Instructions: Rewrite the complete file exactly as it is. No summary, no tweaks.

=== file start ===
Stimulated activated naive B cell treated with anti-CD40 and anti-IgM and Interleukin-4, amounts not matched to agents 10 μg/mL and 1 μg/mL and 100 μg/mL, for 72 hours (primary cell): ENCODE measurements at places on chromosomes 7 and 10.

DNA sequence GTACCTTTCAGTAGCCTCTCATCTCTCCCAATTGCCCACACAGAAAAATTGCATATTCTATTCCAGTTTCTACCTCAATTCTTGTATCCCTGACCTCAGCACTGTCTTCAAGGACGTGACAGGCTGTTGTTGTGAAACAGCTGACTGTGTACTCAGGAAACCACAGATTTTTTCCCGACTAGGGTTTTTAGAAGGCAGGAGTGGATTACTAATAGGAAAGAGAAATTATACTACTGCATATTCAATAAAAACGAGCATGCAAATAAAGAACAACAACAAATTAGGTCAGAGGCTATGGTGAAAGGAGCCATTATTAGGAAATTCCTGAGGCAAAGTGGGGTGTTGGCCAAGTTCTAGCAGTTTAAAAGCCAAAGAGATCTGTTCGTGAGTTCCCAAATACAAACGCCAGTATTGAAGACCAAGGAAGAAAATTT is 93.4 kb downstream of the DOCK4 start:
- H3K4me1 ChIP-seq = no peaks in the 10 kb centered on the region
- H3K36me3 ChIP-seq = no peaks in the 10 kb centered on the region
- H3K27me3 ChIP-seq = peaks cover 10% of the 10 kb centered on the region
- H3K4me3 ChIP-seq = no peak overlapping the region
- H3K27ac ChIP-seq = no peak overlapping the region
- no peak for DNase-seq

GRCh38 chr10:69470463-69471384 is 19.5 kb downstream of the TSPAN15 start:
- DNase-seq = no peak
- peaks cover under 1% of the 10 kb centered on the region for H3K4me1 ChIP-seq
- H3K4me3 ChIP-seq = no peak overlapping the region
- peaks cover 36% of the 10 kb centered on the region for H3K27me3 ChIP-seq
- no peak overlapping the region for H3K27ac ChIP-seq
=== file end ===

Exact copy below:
Stimulated activated naive B cell treated with anti-CD40 and anti-IgM and Interleukin-4, amounts not matched to agents 10 μg/mL and 1 μg/mL and 100 μg/mL, for 72 hours (primary cell): ENCODE measurements at places on chromosomes 7 and 10.

DNA sequence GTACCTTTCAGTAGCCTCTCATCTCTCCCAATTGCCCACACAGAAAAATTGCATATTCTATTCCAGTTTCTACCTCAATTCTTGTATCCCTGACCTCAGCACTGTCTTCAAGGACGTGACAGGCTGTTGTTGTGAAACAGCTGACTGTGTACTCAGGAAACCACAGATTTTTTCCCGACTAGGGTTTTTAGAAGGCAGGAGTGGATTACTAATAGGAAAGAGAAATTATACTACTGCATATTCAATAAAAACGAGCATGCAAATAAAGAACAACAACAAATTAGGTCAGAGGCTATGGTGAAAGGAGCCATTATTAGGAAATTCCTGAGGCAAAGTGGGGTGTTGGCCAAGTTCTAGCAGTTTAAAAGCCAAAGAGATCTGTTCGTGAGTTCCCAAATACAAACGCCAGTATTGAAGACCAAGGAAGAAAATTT is 93.4 kb downstream of the DOCK4 start:
- H3K4me1 ChIP-seq = no peaks in the 10 kb centered on the region
- H3K36me3 ChIP-seq = no peaks in the 10 kb centered on the region
- H3K27me3 ChIP-seq = peaks cover 10% of the 10 kb centered on the region
- H3K4me3 ChIP-seq = no peak overlapping the region
- H3K27ac ChIP-seq = no peak overlapping the region
- no peak for DNase-seq

GRCh38 chr10:69470463-69471384 is 19.5 kb downstream of the TSPAN15 start:
- DNase-seq = no peak
- peaks cover under 1% of the 10 kb centered on the region for H3K4me1 ChIP-seq
- H3K4me3 ChIP-seq = no peak overlapping the region
- peaks cover 36% of the 10 kb centered on the region for H3K27me3 ChIP-seq
- no peak overlapping the region for H3K27ac ChIP-seq